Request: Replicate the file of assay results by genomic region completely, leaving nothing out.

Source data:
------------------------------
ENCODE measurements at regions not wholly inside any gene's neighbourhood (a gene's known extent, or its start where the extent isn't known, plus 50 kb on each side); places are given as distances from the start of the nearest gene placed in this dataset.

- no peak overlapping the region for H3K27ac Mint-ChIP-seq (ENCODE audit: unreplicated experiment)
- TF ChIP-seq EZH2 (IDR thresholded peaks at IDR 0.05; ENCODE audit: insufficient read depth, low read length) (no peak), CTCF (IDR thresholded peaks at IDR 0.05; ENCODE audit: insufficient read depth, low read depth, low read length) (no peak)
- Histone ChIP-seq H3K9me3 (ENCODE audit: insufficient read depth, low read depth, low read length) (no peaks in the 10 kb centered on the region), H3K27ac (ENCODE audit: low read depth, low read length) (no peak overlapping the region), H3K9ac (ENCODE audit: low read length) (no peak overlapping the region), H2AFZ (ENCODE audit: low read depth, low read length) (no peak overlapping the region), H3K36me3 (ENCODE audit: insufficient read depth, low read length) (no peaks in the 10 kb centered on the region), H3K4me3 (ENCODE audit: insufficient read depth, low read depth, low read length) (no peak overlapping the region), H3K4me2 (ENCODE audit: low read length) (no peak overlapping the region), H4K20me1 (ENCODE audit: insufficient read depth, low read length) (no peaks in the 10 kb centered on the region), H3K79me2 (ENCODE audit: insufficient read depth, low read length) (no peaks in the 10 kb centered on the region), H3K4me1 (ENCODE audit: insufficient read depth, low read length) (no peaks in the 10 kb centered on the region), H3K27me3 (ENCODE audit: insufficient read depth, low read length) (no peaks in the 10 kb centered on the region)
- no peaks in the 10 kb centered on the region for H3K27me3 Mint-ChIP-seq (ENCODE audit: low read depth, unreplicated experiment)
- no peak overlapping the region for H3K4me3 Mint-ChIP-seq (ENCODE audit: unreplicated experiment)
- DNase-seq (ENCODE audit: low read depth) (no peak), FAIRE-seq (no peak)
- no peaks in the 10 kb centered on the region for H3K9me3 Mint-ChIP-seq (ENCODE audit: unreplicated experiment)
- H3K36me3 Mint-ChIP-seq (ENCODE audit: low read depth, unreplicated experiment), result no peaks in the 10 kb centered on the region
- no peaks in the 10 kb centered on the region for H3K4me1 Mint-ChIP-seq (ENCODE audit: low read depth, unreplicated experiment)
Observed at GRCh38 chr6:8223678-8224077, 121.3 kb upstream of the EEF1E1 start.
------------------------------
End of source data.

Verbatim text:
ENCODE measurements at regions not wholly inside any gene's neighbourhood (a gene's known extent, or its start where the extent isn't known, plus 50 kb on each side); places are given as distances from the start of the nearest gene placed in this dataset.

- no peak overlapping the region for H3K27ac Mint-ChIP-seq (ENCODE audit: unreplicated experiment)
- TF ChIP-seq EZH2 (IDR thresholded peaks at IDR 0.05; ENCODE audit: insufficient read depth, low read length) (no peak), CTCF (IDR thresholded peaks at IDR 0.05; ENCODE audit: insufficient read depth, low read depth, low read length) (no peak)
- Histone ChIP-seq H3K9me3 (ENCODE audit: insufficient read depth, low read depth, low read length) (no peaks in the 10 kb centered on the region), H3K27ac (ENCODE audit: low read depth, low read length) (no peak overlapping the region), H3K9ac (ENCODE audit: low read length) (no peak overlapping the region), H2AFZ (ENCODE audit: low read depth, low read length) (no peak overlapping the region), H3K36me3 (ENCODE audit: insufficient read depth, low read length) (no peaks in the 10 kb centered on the region), H3K4me3 (ENCODE audit: insufficient read depth, low read depth, low read length) (no peak overlapping the region), H3K4me2 (ENCODE audit: low read length) (no peak overlapping the region), H4K20me1 (ENCODE audit: insufficient read depth, low read length) (no peaks in the 10 kb centered on the region), H3K79me2 (ENCODE audit: insufficient read depth, low read length) (no peaks in the 10 kb centered on the region), H3K4me1 (ENCODE audit: insufficient read depth, low read length) (no peaks in the 10 kb centered on the region), H3K27me3 (ENCODE audit: insufficient read depth, low read length) (no peaks in the 10 kb centered on the region)
- no peaks in the 10 kb centered on the region for H3K27me3 Mint-ChIP-seq (ENCODE audit: low read depth, unreplicated experiment)
- no peak overlapping the region for H3K4me3 Mint-ChIP-seq (ENCODE audit: unreplicated experiment)
- DNase-seq (ENCODE audit: low read depth) (no peak), FAIRE-seq (no peak)
- no peaks in the 10 kb centered on the region for H3K9me3 Mint-ChIP-seq (ENCODE audit: unreplicated experiment)
- H3K36me3 Mint-ChIP-seq (ENCODE audit: low read depth, unreplicated experiment), result no peaks in the 10 kb centered on the region
- no peaks in the 10 kb centered on the region for H3K4me1 Mint-ChIP-seq (ENCODE audit: low read depth, unreplicated experiment)
Observed at GRCh38 chr6:8223678-8224077, 121.3 kb upstream of the EEF1E1 start.